After childbirth you will need to choose an effective contraceptive method if you don’t want to get pregnant straight away. The method of contraception you use depends on what you and your partner prefer, your medical history, any problems you had in your pregnancy and if you are breastfeeding. If a woman is breastfeeding contraceptive methods that contain oestrogen are not recommended.

It is usually advised that you wait until the baby is six months old before you start using contraception that contains oestrogen. This is because oestrogen may reduce your milk flow. However, you can consider using them when your baby is at least six weeks old and at least half bottle fed.

Breastfeeding is 98% effective in preventing pregnancy, but only if:

  • you haven't had a period since your baby was born
  • your baby is less than six months old
  • your baby is only breastfed and not having any other food or drink

This protection reduces significantly after six months and once periods return or the baby starts to have any other food or drink, you will need to use contraception if you don't want to get pregnant.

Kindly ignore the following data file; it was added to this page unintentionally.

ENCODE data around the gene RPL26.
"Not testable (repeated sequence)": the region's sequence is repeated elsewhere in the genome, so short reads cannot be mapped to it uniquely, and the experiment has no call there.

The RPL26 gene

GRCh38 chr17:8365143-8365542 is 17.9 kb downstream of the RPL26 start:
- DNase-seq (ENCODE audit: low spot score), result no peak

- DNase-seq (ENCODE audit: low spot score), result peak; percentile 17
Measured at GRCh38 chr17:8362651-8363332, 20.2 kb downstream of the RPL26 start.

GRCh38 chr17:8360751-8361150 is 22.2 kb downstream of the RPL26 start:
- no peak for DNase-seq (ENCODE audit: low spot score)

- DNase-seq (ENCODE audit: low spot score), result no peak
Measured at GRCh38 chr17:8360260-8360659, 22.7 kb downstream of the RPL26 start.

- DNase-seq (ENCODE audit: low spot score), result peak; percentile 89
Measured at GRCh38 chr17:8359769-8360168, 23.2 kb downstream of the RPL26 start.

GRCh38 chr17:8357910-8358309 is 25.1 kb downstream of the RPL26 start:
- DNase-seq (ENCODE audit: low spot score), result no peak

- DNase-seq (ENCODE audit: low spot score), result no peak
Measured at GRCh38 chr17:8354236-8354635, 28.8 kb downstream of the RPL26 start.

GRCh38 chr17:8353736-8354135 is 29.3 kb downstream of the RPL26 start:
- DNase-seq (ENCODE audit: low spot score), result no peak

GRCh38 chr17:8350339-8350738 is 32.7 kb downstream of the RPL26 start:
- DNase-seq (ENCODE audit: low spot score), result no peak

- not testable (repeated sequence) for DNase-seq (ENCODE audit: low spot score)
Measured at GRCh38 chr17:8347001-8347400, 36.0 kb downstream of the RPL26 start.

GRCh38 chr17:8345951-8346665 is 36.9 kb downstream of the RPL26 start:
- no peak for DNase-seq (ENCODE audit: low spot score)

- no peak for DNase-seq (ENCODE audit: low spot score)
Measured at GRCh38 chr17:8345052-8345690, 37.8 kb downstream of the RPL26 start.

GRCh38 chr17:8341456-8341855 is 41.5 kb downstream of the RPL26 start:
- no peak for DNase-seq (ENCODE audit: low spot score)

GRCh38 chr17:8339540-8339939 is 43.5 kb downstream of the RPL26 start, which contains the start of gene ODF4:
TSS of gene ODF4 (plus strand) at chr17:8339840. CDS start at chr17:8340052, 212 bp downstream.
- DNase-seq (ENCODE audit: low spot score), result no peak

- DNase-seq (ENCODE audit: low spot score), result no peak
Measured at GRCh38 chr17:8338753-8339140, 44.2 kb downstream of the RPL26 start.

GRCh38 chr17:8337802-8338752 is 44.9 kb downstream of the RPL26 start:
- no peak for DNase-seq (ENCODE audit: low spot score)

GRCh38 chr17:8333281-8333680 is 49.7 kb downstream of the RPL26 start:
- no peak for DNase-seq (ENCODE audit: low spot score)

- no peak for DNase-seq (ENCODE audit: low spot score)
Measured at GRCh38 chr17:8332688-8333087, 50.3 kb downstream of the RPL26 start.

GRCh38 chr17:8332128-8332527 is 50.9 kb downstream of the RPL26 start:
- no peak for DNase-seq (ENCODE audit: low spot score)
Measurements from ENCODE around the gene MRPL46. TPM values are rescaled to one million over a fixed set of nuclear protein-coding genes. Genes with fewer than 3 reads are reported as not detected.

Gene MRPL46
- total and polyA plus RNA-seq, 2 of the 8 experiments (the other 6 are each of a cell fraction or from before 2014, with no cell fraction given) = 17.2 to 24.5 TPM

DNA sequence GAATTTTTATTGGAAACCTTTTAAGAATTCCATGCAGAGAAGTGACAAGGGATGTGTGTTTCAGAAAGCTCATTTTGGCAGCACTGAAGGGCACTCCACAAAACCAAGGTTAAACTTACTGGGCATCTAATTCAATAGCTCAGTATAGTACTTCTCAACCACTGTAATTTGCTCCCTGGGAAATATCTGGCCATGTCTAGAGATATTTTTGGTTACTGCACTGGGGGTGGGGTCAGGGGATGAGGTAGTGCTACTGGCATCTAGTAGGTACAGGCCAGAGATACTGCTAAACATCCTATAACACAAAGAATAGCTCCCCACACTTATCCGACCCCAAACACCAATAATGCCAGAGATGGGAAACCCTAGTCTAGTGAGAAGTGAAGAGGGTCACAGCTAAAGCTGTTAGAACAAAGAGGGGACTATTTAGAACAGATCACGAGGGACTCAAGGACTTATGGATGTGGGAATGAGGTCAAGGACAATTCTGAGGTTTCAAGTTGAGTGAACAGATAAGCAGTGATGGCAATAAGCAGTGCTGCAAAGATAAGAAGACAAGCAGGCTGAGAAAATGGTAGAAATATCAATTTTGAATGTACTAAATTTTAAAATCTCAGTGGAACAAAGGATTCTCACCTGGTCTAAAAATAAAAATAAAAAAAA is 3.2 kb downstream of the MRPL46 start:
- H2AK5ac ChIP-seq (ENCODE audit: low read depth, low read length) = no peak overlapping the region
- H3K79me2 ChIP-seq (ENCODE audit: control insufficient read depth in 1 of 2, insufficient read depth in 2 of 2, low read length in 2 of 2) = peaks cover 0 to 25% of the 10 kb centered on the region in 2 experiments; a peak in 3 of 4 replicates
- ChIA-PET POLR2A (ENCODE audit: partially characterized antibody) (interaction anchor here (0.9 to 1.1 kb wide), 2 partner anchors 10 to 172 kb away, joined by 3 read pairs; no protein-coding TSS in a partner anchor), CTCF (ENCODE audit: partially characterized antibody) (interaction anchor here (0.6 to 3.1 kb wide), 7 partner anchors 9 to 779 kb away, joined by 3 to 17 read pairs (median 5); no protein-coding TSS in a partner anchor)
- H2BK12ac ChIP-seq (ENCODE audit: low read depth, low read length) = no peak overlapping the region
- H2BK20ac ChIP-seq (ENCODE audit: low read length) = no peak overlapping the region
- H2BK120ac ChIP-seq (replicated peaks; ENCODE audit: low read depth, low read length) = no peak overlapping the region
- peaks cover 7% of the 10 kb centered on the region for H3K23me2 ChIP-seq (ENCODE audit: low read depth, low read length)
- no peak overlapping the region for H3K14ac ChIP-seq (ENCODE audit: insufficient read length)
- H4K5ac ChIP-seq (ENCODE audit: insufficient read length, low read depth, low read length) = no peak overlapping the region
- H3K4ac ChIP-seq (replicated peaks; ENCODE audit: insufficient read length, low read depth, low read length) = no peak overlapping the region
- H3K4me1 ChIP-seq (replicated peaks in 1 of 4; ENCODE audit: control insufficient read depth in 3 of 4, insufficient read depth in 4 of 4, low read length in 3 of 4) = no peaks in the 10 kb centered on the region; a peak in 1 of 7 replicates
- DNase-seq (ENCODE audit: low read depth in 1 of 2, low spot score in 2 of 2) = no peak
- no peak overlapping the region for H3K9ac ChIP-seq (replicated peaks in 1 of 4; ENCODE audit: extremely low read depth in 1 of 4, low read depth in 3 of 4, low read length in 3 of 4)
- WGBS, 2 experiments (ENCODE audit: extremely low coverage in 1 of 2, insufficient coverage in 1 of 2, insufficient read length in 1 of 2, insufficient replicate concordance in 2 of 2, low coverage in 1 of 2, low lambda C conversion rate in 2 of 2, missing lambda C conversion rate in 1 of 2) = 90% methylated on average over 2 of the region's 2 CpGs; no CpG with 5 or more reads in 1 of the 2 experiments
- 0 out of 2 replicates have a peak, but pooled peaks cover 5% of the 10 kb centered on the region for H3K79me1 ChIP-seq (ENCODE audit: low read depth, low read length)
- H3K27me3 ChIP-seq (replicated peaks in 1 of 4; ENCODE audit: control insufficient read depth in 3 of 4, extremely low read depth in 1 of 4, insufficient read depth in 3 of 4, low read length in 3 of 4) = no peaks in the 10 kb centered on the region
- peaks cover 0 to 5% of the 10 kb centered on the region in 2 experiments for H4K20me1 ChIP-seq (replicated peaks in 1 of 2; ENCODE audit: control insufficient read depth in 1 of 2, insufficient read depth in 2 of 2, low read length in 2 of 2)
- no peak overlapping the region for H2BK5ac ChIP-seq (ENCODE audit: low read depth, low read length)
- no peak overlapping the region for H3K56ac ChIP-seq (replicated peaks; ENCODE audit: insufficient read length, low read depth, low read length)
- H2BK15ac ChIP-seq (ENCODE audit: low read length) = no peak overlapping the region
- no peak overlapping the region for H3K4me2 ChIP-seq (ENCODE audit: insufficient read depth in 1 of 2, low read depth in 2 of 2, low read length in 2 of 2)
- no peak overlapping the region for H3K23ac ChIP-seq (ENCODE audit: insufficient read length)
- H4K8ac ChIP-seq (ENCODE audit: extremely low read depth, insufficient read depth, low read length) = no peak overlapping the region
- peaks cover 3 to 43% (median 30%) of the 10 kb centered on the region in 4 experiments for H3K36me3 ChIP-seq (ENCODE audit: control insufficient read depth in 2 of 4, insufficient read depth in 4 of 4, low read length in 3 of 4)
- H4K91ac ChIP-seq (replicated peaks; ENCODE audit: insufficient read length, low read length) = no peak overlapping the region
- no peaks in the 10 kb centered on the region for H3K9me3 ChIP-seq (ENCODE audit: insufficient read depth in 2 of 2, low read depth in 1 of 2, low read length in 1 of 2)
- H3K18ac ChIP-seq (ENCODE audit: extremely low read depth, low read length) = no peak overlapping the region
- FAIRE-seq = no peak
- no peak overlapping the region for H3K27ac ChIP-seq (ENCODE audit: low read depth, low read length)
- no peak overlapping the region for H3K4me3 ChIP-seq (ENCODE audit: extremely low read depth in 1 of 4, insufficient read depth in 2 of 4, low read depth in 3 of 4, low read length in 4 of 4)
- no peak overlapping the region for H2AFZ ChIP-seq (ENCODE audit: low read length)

The following types of contraception are considered safe when breast feeding: the progestogen only pill, condoms, the diaphragm, injection, implant, intrauterine devices and emergency contraception.

There are many myths about when and what contraceptives can and cannot be used after a pregnancy. Most contraceptive methods can be started immediately. If you choose an contraceptive implant, it can be inserted on the same day as the delivery or before you leave the hospital. An IUD can be inserted at the 6-wek check-up or any time after that provided a pregnancy is excluded.